There a good number of fantastic self-storage owners out there. I’ve learned much of what I know about the industry from these sort—experienced and generous men and women who’ve proven to be excellent examples of industry success.
Then, there are the others. It’s kind of like the comedian who says, “My wife and I have three wonderful kids … and another one.” Frankly, some of the folks I’ve met in this industry have taught me a lot about how not to own and operate a self-storage facility—or any other business for that matter.
My experience with those “others” has caused me to develop some pet peeves. I could probably go on for pages on this topic, but for the purposes of brevity, I’ve come up with my top five pet peeves about self-storage owners, and reasons why they should stop doing these things.
Pet Peeve No. 1: Thinking They’re More Important Than Their Managers or Customers
The most successful owners in this business are humble and clearly recognize they aren’t—and don’t have to be—the smartest person in the room. Effective owners are willing to keep learning and listen to new ideas. They make sure their managers have the tools to succeed. They don’t park right at the front door. They even pick up trash on their way into the office. They find things right on their visits, answer the phone when the manager is busy, and offer to show customers units, because they know how to do that.
As for the “others,” if you let your ego get in the way, constantly harass your managers and refuse to set a good example, you’ll have constant turnover. You’ll also never be as successful as you can be.
Pet Peeve No. 2: Being Too Cheap to Invest in Manager Training
During industry conferences, I regularly ask attendees about their company training budgets. I’m continually amazed at how few storage owners provide their managers with any type of training. The most successful owners make sure their managers are properly trained—and the training continues over and over. They make sure their managers know how to answer the phone, document leads and sell potential customers on renting space. These managers receive instruction in collections, customer-service and ancillary sales.
The “other” owners expect their managers to do all those things (and do them well), but then refuse to invest in training—probably because their country-club dues are too high. Poorly trained managers aren’t successful. They’re unhappy with their jobs and never do as well as they should or could.
Pet Peeve No. 3: Refusing to Fix the Broken Stuff
I have a substantial collection of facility photographs showing minor to major dents, dings and cracks at storage facilities. In many cases, I’m embarrassed for our industry that there are owners who refuse to get that stuff fixed. We’re in one of the largest industries in the world—bigger than the National Football League as well as the motion-picture and music industries; yet we have many owners who, for some unknown reason, seem to like having a crappy-looking site. They expect their managers rent space, collect money and provide good customer service in a dented, dinged and cracked environment. It’s an unfair and ridiculous demand to place on staff.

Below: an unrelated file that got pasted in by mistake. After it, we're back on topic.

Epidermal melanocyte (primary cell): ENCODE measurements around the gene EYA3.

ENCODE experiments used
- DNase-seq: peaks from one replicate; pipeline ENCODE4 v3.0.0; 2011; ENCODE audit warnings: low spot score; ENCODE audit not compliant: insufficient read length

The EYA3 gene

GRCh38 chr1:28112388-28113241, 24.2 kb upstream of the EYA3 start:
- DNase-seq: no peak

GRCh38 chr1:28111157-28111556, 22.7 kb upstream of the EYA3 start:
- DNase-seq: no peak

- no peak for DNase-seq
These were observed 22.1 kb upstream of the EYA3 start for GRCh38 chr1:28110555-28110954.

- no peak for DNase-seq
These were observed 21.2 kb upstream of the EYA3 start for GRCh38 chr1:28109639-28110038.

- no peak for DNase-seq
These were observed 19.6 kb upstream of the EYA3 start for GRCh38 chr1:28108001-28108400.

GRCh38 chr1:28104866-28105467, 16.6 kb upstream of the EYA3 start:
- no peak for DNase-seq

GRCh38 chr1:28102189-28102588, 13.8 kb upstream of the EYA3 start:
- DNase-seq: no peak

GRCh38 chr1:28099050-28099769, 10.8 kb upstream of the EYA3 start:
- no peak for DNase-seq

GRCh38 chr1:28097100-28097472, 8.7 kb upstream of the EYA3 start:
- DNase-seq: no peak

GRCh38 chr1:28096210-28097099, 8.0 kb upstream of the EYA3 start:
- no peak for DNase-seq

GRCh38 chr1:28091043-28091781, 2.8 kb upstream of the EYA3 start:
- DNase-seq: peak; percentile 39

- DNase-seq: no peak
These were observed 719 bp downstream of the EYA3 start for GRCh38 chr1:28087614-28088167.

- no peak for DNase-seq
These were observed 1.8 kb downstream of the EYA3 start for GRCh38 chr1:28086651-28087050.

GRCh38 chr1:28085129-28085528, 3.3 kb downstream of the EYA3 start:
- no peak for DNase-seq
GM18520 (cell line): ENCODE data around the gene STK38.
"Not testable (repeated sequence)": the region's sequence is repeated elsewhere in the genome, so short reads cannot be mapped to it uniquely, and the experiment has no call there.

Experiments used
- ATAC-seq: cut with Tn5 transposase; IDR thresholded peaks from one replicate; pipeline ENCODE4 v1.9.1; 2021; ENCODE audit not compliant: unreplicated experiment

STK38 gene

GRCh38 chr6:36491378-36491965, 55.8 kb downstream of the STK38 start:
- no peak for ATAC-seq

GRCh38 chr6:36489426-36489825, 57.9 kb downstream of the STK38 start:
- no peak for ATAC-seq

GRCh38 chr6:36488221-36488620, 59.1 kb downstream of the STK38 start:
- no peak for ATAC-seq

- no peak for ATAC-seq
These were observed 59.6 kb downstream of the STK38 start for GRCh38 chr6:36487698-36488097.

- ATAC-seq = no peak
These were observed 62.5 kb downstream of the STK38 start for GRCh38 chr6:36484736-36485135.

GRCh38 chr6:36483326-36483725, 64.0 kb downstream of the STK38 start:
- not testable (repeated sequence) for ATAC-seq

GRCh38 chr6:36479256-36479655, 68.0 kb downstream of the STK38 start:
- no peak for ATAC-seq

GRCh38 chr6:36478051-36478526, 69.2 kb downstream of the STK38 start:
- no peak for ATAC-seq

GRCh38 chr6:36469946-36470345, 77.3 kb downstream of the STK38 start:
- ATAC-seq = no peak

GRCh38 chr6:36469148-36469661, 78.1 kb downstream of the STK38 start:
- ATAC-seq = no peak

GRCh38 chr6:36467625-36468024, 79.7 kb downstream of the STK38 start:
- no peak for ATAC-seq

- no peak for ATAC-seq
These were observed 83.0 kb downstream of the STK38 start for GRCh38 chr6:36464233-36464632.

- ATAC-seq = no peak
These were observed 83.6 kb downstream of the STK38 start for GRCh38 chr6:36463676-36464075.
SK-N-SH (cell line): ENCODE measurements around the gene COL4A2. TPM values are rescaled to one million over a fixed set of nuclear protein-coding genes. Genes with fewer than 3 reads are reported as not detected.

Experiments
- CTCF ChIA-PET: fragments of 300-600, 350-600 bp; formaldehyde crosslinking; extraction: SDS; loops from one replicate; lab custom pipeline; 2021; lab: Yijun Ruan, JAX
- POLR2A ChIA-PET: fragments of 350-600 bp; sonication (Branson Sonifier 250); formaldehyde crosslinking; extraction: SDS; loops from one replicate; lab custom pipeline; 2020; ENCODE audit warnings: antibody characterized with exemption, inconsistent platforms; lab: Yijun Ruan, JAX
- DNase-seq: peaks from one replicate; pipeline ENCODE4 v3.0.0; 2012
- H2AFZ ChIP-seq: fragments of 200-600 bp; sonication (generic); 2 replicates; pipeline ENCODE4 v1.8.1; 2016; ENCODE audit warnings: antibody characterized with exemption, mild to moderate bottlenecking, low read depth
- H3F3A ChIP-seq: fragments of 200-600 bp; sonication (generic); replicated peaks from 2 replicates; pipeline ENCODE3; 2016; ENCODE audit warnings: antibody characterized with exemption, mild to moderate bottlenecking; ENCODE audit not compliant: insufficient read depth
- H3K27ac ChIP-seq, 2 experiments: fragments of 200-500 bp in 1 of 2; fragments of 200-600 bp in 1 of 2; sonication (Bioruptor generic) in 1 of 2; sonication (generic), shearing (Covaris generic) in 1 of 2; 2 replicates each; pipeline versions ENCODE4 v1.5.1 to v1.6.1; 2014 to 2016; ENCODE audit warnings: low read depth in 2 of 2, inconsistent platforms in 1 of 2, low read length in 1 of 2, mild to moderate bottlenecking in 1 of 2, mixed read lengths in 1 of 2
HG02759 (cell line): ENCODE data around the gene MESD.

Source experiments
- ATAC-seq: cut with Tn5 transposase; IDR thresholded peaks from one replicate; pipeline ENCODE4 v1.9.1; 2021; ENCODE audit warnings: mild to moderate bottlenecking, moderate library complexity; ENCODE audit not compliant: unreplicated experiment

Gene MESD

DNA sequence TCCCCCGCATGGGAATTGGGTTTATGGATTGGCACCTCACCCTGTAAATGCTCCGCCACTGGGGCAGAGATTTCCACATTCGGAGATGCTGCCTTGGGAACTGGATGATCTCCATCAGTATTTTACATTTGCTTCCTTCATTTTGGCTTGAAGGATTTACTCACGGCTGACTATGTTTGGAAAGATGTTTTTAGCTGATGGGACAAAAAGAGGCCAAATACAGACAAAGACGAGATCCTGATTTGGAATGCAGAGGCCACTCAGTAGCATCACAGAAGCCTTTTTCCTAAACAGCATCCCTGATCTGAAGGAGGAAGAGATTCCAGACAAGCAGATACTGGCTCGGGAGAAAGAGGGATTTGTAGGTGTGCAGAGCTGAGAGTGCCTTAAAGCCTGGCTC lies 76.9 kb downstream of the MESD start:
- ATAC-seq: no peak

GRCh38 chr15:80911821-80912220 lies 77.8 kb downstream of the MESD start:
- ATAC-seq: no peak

Pet Peeve No. 4: Being Too Cheap to Buy Managers Their Own Business Cards
I know this one seems petty compared to first three, but come on … When you make your new manager use the old manager’s cards, crossing out the old name to add his own, it’s the clearest example of the disdain some owners have for their employees. I feel sorry for any manager who works for such an owner. It’s disrespectful and a self-esteem-crusher that could be avoided for almost no money.
Owners aren’t usually forced into this situation due to lack of money, as you can find business cards online for practically free. Some owners just don’t care. They see their staff as unimportant and will just keep churning through manager after manager.
And what about those owners who just keep a supply of blank cards and make the managers write in their name? What kind of job security does a person feel with temporary business cards? Managers, if you work for someone like this, please know there are a lot of great self-storage owners who don’t treat their managers this way. I suggest you seek a new job.
Pet Peeve No 5: Making Managers Use Their Cell Phones to Conduct Business
There’s nothing more hokey, mom-and-pop or horse-and-buggy than when owners have their facility phone calls roll over to a manager’s cell phone when the manager is off site. Most managers have only a few chances per day to rent space. If one of those chances comes while the manager is in line at the bank, he has no chance to provide a professional sales presentation.
With the high-tech, low-cost alternatives now available in our industry, operating this way is just silly. Many of today’s management software programs have online-reservation and billpay capabilities. Think about how you can still rent units when your managers are otherwise occupied with other operational duties.
Some of you owners out there need to change your ways. Learn to invest in your managers and operation, and you’ll increase your profitability and asset value.
Bob Copper is the partner in charge at Self Storage 101, an industry consulting firm that assists facility owner/operators and managers in developing more effective and profitable operational systems. The company also aids in conducting performance reviews and providing the necessary tools to perform at higher levels in a competitive industry. To reach him, call 866.269.1311; e-mail [email protected]; visit www.selfstorage101.com.